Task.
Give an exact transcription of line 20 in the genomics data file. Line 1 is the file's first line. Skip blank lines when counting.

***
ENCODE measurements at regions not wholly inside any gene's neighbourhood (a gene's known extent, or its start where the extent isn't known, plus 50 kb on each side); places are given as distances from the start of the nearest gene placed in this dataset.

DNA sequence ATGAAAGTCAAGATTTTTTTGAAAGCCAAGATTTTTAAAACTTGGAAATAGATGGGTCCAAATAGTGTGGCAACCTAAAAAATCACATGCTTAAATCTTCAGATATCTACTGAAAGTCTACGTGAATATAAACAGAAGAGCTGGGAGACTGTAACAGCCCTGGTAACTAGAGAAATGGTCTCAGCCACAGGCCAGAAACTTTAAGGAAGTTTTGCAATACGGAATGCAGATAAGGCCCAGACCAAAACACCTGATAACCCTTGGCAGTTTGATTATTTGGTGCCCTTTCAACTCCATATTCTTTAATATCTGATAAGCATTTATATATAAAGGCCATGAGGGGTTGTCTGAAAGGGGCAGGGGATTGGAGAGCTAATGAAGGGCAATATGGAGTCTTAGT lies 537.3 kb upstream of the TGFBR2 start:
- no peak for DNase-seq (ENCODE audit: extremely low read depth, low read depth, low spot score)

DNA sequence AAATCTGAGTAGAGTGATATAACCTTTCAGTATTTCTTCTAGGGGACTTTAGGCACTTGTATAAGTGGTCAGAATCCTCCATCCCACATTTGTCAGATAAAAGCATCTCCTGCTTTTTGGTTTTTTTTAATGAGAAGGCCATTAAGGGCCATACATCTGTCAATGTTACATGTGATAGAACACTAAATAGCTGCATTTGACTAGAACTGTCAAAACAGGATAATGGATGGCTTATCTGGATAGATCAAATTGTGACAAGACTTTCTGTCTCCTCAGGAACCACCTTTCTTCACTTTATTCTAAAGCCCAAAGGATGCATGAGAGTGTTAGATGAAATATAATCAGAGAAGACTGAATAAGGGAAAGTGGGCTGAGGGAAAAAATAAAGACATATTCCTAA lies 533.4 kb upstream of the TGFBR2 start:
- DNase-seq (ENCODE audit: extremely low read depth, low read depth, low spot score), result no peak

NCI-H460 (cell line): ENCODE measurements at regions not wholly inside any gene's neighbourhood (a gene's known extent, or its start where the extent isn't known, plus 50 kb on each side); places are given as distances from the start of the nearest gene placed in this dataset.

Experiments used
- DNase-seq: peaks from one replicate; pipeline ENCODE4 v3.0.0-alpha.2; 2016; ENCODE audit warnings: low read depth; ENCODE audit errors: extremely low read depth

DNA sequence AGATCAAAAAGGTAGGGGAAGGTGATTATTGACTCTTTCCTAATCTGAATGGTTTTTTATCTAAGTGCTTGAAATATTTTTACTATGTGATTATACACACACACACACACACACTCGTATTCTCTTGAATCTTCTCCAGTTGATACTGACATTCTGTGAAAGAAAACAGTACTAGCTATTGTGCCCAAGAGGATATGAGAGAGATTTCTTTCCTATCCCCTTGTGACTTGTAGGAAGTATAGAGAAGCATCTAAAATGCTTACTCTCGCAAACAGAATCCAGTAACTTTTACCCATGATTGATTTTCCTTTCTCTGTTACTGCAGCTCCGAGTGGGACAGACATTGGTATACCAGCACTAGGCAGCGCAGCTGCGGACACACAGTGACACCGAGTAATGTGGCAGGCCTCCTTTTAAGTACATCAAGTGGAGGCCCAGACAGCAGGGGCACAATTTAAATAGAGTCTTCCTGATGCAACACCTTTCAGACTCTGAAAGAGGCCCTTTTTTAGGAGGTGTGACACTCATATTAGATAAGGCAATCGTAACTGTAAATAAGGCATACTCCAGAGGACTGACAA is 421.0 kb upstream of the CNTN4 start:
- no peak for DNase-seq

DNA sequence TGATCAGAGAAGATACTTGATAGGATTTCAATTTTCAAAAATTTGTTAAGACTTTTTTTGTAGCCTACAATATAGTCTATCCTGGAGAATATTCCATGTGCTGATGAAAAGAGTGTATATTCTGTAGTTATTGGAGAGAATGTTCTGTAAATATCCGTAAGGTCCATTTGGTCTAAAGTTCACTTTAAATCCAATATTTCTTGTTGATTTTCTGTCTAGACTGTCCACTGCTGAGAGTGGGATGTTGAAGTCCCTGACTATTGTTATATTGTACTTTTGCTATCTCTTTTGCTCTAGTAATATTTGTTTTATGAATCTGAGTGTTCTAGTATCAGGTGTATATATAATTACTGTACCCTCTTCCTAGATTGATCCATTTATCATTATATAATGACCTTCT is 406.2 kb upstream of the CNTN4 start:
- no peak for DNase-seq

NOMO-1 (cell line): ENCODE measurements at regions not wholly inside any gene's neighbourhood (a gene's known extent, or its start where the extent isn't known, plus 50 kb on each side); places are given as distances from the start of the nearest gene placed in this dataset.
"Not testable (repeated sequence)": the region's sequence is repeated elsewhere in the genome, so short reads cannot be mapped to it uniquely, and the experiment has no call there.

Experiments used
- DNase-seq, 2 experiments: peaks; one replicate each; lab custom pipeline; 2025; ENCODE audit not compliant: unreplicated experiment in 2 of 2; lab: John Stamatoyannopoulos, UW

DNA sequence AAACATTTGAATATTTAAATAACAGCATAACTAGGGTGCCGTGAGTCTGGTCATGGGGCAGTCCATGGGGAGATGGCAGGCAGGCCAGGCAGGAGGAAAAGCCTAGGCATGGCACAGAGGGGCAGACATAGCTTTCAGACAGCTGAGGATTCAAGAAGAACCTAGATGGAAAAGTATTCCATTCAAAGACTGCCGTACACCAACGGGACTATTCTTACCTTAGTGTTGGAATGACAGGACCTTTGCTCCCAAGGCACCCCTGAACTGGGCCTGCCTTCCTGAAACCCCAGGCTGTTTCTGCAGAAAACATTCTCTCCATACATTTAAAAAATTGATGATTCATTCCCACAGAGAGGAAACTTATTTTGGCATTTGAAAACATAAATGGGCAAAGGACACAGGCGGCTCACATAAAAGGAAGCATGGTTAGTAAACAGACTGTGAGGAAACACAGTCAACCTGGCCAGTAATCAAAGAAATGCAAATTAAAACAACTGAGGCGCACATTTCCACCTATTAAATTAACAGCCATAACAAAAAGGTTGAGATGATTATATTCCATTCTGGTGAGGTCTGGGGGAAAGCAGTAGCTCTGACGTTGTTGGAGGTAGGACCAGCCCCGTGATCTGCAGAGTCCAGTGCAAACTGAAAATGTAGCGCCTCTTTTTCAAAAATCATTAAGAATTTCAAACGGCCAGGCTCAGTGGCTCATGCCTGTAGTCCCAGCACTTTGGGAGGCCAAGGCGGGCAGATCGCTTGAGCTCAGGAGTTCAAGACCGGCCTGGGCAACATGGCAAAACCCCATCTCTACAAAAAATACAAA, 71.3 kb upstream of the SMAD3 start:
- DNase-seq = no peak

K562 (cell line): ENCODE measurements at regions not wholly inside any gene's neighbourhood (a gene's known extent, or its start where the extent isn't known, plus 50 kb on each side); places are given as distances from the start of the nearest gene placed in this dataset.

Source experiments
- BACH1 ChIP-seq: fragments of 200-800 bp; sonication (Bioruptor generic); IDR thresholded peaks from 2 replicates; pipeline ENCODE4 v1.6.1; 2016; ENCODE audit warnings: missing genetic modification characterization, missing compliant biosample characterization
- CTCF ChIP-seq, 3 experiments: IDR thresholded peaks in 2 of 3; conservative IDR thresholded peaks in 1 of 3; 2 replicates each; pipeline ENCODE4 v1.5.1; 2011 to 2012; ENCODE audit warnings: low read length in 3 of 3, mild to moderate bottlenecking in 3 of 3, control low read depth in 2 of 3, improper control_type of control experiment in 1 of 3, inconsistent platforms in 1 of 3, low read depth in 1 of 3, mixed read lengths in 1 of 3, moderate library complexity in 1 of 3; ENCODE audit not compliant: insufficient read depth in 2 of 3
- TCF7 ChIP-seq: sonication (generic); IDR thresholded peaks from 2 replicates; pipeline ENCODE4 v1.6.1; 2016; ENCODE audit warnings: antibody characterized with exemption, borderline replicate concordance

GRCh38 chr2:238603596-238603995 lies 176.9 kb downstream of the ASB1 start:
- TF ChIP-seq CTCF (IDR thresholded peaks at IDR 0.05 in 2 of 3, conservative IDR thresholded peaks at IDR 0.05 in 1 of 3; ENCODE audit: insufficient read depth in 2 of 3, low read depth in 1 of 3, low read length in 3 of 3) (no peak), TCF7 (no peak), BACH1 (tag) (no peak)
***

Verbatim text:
Source experiments